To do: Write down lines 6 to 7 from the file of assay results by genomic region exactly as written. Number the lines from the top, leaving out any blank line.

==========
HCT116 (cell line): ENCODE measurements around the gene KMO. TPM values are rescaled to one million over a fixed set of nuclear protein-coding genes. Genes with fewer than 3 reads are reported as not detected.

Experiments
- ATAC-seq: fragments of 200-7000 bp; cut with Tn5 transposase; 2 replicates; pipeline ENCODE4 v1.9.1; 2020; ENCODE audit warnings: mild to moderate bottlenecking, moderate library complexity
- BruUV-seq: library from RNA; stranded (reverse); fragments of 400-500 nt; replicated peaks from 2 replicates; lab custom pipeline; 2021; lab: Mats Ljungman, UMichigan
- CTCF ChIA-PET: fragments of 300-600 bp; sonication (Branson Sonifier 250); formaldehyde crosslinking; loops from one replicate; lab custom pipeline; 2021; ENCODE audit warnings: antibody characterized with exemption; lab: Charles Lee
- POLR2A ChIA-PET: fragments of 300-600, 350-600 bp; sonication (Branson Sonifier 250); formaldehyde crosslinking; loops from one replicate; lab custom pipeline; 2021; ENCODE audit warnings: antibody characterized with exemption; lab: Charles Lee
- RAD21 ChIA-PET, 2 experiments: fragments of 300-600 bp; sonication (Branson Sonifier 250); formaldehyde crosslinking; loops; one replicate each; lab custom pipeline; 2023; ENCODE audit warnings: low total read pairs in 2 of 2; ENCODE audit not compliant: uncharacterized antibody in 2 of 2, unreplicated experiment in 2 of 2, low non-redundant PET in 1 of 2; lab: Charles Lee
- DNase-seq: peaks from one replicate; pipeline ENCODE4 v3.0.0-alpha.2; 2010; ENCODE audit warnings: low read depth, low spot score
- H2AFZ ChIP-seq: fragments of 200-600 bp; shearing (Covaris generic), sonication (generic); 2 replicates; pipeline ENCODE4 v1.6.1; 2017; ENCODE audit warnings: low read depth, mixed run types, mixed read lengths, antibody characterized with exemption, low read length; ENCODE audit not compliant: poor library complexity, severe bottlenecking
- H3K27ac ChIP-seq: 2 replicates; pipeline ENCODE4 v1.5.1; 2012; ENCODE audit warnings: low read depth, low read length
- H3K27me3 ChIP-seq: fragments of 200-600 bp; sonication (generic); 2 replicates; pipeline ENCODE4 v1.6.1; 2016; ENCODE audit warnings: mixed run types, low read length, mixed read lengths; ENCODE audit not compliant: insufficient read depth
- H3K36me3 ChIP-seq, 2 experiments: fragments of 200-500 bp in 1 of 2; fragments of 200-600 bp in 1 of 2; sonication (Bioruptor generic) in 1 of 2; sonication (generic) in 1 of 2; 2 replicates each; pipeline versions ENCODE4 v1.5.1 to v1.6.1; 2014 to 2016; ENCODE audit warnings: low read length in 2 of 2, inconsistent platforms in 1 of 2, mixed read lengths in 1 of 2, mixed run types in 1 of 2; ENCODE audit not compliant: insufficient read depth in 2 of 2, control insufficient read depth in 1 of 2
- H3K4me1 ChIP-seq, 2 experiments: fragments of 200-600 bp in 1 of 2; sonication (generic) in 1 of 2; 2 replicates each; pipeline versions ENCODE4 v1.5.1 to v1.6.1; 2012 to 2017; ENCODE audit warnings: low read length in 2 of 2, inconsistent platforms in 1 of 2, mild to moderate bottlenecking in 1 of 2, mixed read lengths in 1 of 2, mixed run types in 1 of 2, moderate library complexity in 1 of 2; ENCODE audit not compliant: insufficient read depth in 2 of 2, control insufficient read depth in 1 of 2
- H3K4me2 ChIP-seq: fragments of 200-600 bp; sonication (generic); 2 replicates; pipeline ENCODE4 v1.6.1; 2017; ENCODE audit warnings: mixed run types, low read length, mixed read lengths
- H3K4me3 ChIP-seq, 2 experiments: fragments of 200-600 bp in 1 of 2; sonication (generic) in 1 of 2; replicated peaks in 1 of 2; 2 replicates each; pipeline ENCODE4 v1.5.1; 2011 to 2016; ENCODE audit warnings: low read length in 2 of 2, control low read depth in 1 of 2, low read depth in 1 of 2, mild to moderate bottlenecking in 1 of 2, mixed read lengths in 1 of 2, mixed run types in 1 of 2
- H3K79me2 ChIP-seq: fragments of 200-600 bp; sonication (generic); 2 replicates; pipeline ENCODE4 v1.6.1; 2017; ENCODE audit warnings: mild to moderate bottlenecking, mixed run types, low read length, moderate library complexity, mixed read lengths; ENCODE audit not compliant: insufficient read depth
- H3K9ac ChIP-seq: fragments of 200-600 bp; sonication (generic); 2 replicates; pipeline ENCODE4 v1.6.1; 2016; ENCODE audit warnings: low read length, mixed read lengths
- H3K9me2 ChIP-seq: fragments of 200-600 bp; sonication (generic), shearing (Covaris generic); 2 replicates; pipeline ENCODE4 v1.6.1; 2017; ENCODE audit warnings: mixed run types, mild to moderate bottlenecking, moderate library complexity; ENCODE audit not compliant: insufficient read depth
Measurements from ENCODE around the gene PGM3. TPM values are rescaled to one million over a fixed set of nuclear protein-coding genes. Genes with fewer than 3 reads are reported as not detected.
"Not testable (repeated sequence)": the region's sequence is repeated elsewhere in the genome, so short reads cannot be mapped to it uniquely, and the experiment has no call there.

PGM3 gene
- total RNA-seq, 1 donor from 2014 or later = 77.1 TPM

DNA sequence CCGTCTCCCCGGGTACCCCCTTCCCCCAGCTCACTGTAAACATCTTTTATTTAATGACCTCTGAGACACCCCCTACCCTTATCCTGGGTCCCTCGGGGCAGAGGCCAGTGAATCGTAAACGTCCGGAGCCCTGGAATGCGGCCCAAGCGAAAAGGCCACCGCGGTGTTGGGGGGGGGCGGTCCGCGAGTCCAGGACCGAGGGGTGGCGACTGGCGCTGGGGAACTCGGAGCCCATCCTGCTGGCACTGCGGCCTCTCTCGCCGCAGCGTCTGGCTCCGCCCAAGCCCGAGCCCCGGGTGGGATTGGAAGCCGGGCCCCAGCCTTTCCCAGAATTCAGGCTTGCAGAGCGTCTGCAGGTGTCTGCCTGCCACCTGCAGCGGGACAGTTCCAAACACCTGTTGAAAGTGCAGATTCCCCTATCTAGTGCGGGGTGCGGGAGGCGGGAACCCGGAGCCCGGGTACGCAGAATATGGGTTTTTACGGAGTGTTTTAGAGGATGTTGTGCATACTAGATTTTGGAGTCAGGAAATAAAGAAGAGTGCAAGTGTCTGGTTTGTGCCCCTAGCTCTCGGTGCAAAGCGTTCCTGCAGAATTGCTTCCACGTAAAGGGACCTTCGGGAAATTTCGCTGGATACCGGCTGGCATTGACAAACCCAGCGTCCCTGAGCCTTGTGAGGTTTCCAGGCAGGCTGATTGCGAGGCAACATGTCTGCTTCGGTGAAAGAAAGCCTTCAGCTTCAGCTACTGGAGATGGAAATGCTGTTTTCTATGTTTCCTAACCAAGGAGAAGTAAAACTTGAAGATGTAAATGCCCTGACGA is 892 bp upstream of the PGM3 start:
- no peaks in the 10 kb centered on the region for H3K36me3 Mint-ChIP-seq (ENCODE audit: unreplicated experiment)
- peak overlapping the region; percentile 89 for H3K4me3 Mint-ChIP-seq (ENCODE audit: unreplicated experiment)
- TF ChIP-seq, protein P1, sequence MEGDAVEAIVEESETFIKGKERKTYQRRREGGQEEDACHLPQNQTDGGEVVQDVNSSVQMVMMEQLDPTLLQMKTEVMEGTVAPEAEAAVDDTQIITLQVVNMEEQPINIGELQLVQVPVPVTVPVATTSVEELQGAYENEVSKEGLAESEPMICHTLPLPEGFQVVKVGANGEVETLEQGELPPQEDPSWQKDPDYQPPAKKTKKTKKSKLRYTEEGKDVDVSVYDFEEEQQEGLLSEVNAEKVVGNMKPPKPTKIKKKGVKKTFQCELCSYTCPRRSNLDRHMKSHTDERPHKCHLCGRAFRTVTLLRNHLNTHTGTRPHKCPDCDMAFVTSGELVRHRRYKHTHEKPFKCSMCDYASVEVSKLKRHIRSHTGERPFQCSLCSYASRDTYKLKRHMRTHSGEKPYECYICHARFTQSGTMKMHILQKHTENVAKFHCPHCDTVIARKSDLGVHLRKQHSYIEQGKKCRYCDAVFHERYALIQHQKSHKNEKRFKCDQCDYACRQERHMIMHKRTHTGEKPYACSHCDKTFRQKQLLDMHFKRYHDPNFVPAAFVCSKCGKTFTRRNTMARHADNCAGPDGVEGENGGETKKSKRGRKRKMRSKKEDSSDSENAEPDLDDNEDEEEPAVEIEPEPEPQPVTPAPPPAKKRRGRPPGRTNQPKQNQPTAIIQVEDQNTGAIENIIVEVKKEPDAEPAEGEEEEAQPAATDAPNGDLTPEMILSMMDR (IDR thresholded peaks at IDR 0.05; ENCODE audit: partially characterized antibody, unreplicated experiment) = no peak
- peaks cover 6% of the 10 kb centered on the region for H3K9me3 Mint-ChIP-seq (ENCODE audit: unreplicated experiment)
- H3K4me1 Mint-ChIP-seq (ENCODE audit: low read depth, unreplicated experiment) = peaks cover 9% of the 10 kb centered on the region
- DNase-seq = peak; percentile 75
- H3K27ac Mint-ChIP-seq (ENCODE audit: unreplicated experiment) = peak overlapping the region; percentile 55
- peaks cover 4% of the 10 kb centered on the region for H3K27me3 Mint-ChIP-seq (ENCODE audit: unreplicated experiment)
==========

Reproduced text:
- POLR2A ChIA-PET: fragments of 300-600, 350-600 bp; sonication (Branson Sonifier 250); formaldehyde crosslinking; loops from one replicate; lab custom pipeline; 2021; ENCODE audit warnings: antibody characterized with exemption; lab: Charles Lee
- RAD21 ChIA-PET, 2 experiments: fragments of 300-600 bp; sonication (Branson Sonifier 250); formaldehyde crosslinking; loops; one replicate each; lab custom pipeline; 2023; ENCODE audit warnings: low total read pairs in 2 of 2; ENCODE audit not compliant: uncharacterized antibody in 2 of 2, unreplicated experiment in 2 of 2, low non-redundant PET in 1 of 2; lab: Charles Lee